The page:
image_pdfimage_print
06/22/16

The Civil War at Sea

This entry is part 1 of 10 in the series The Civil War at Sea

The American Civil War at Sea was a tremendously varied and wide-ranging endeavor. The four years of war would see a massive blockade by the U.S. Navy. It would see the use of combined operations against land targets. There would be amphibious assaults, blockade running and commerce raiding.

The U.S. Navy would engage in a variety of tasks:

  • Conduct a massive coastal blockade;
  • Carry out combined operations with the army against coastal and inland targets;
  • Patrol the commerce sea lanes;
  • Pursue enemy commerce raiders.

The Confederate naval forces would have a much smaller set of tasks:

  • Protect the Southern ports from closure by attacking the blockade squadrons;
  • Conduct commerce raiding against Northern shipping;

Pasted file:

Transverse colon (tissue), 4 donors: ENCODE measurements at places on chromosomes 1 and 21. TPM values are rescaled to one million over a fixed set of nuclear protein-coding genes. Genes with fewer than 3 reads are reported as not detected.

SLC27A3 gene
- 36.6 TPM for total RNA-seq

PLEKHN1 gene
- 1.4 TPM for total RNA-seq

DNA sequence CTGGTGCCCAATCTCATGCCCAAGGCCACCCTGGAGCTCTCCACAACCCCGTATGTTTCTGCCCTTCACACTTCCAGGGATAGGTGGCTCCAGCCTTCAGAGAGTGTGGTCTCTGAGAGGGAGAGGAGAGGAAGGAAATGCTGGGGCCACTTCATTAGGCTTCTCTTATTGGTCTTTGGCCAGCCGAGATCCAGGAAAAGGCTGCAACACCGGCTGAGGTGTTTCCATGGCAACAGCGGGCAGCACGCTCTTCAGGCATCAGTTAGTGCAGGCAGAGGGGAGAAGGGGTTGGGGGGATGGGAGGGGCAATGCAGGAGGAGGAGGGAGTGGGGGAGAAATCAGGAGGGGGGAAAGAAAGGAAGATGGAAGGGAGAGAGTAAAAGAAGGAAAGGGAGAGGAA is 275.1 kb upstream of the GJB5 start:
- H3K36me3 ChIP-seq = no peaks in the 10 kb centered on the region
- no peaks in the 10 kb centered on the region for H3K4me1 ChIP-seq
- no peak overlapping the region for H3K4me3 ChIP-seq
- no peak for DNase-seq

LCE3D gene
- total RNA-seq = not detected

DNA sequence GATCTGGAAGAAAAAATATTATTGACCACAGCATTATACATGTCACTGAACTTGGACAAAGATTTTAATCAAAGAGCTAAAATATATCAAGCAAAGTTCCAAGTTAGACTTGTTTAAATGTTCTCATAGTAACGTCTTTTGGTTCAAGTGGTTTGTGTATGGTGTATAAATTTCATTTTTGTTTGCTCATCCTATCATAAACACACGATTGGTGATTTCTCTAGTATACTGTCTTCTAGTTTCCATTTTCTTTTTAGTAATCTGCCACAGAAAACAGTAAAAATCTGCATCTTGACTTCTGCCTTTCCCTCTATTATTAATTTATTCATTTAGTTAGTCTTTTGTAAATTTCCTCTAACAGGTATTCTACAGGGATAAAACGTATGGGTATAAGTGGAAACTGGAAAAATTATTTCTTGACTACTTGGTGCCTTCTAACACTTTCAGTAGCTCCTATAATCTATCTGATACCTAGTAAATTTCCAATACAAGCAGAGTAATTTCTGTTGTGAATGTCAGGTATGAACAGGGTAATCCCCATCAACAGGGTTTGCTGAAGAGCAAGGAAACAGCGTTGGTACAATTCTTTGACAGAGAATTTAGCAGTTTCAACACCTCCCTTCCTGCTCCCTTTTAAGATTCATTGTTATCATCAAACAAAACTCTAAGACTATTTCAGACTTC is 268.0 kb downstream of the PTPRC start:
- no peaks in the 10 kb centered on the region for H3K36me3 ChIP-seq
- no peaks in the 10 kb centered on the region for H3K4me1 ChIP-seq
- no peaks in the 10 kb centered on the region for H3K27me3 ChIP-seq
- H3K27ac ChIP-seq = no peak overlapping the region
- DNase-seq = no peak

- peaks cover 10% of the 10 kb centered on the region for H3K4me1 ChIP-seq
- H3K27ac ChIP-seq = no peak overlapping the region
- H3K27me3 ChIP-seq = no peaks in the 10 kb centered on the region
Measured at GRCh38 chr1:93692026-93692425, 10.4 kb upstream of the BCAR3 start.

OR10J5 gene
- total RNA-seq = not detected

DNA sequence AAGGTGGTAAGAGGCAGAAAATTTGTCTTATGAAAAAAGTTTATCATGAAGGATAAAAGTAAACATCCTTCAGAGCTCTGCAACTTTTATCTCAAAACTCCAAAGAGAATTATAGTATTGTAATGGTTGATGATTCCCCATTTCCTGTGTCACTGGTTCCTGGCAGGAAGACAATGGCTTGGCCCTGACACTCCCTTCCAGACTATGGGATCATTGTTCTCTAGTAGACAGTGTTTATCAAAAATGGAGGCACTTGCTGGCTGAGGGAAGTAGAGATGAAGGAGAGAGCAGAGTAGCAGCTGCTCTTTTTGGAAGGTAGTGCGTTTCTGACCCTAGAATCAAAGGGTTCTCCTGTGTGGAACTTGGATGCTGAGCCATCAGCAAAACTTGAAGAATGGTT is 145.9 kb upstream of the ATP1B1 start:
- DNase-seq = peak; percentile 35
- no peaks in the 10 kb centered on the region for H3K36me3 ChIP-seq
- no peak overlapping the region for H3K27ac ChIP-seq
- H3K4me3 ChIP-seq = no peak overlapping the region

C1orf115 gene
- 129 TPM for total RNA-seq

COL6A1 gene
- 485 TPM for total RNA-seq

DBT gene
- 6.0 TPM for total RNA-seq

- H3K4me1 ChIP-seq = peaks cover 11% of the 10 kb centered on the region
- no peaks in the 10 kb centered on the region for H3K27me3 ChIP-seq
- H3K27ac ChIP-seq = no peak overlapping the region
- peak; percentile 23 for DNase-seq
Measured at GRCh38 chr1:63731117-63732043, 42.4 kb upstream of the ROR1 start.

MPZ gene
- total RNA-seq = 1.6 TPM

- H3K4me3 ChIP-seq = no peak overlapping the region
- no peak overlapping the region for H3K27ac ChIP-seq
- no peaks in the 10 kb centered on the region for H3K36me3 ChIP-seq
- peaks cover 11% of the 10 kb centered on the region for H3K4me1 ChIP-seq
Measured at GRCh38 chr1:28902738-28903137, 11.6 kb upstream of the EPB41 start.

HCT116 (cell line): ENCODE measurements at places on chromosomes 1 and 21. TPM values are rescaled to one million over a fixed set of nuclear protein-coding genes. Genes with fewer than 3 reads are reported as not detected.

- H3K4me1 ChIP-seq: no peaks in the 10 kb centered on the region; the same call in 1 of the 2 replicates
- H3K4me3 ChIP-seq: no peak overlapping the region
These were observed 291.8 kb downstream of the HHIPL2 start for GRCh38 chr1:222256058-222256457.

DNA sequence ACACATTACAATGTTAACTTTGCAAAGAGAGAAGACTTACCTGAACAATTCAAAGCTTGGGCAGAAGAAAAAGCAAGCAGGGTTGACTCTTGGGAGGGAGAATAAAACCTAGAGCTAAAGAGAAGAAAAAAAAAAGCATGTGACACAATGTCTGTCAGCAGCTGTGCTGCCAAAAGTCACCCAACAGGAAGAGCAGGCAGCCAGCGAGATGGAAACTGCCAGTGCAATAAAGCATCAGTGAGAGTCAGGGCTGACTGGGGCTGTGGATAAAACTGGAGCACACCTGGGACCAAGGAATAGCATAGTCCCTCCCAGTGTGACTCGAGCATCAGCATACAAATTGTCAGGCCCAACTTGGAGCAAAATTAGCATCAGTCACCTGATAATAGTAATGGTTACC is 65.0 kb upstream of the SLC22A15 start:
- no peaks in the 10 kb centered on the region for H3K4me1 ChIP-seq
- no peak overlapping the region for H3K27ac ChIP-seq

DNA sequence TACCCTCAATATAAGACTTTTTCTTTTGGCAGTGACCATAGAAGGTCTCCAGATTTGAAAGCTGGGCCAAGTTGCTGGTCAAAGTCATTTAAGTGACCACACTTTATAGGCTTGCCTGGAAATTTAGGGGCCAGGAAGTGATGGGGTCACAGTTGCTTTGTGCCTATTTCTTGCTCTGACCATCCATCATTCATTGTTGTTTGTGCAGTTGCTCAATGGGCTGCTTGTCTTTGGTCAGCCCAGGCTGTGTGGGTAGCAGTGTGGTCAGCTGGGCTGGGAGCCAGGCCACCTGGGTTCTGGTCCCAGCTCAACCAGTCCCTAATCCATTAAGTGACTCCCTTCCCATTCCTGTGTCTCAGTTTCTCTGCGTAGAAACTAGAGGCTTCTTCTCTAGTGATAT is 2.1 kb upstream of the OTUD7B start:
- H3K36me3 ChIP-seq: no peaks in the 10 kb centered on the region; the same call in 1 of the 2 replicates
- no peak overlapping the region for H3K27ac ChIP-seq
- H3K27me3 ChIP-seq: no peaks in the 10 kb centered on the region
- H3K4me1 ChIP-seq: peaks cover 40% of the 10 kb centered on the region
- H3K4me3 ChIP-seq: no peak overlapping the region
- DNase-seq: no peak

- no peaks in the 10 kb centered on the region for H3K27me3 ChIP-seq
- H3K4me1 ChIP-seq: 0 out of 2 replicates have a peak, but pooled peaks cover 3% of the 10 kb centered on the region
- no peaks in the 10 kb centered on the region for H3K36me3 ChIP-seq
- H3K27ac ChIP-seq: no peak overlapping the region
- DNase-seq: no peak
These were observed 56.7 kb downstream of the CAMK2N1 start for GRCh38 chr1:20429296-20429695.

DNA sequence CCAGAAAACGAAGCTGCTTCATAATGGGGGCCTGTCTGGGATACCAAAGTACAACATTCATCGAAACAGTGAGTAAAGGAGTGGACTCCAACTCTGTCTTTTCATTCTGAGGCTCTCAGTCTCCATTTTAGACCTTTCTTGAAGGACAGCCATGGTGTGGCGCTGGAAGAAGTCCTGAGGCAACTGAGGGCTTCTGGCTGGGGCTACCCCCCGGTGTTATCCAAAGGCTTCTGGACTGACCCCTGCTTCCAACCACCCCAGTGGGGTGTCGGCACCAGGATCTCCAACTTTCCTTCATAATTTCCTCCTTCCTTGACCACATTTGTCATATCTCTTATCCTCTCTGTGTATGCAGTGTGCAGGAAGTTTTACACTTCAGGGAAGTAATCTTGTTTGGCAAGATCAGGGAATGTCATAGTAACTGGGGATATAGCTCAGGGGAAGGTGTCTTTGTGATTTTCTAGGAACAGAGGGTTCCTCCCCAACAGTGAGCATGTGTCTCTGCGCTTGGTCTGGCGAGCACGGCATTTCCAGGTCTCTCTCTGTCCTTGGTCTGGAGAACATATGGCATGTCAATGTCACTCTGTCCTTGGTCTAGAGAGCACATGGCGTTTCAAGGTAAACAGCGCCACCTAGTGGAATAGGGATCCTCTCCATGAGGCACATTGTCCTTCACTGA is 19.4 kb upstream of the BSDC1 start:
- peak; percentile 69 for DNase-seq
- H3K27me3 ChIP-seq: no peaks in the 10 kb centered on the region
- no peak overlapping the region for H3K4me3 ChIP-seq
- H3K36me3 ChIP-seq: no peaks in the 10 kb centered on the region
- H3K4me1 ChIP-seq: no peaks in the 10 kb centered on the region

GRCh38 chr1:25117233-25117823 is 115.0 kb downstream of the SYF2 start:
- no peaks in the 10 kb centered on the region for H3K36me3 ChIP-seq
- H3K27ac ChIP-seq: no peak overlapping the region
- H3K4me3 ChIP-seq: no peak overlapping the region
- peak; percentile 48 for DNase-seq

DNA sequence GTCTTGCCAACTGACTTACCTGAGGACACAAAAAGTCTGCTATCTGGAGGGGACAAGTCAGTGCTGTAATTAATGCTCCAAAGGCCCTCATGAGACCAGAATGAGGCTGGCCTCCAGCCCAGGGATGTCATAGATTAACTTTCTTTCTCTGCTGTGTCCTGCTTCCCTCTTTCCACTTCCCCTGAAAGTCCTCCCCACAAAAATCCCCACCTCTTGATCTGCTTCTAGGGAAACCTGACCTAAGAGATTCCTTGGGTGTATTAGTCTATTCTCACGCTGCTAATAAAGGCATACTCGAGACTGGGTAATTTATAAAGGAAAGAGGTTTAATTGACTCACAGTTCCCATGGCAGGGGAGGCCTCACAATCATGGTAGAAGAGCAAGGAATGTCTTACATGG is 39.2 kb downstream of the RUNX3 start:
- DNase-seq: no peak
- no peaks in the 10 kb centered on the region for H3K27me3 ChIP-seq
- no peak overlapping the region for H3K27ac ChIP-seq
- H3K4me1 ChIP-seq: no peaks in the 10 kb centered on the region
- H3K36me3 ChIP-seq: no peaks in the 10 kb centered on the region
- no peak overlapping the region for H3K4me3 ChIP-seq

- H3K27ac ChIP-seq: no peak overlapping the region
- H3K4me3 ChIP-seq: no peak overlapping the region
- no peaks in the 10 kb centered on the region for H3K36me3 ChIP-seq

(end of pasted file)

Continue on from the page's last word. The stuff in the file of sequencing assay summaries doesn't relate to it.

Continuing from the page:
• Attempt to break the blockade with specially equipped steam blockade runners.

The U.S.S. Monitor and the C.S.S. Virginia-The Civil War at SeaAt the beginning of the war the small United States Navy was scattered all over the globe. It had a total of 42 warships. Many of them were engaged in intercepting slavers from Africa. The U.S. Navy had another 48 that were partially completed or unmanned. They would become available when crews were recruited to man them. Most of these were sailing ships and were not appropriate for the task at hand. Many of the ships that the U.S. Navy had in the fleet were converted merchantmen that were used primarily for blockade duty.

The variety of combat roles that the U.S. Navy would engage in required an increase in the size of their fleet and diversity of ship types. For example, naval operations on rivers would require ships with shallow drafts. The United States Navy would eventually number some 500 ships with about 84,000 men.